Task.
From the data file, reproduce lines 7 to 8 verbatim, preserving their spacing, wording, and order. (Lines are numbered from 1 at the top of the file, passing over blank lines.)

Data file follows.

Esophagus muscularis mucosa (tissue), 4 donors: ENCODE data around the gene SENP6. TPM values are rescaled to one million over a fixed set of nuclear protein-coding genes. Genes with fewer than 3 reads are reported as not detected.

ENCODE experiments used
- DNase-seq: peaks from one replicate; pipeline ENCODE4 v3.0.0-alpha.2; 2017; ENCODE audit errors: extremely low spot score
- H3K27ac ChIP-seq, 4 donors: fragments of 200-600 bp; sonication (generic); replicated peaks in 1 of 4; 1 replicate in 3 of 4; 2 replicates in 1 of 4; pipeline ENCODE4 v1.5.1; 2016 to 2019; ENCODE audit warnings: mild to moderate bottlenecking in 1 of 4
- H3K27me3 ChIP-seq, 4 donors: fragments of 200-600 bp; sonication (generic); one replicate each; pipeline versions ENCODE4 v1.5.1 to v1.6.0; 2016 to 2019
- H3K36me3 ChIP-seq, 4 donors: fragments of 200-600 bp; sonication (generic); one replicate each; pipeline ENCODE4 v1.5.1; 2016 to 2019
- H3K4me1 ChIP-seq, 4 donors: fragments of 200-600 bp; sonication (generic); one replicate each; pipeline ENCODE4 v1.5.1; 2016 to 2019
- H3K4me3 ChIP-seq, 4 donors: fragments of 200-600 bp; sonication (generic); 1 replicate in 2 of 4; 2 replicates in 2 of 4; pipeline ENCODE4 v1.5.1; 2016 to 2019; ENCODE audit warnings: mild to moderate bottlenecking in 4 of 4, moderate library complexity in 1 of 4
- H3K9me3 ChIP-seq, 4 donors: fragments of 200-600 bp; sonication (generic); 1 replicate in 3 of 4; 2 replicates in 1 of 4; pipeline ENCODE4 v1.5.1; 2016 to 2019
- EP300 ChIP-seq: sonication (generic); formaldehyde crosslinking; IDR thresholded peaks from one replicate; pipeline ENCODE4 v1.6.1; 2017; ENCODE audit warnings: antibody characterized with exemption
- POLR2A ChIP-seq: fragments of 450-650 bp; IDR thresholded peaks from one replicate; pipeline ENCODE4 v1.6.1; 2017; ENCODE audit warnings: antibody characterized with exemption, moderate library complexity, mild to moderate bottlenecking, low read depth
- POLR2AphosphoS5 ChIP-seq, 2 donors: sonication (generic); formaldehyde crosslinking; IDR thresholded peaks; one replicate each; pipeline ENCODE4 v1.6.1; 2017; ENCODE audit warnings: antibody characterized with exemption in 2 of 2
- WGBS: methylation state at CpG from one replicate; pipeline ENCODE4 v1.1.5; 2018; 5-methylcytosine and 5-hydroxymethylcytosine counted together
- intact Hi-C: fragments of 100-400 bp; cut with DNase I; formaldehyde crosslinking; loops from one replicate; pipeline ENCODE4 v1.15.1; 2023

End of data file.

- H3K4me1 ChIP-seq, 4 donors: fragments of 200-600 bp; sonication (generic); one replicate each; pipeline ENCODE4 v1.5.1; 2016 to 2019
- H3K4me3 ChIP-seq, 4 donors: fragments of 200-600 bp; sonication (generic); 1 replicate in 2 of 4; 2 replicates in 2 of 4; pipeline ENCODE4 v1.5.1; 2016 to 2019; ENCODE audit warnings: mild to moderate bottlenecking in 4 of 4, moderate library complexity in 1 of 4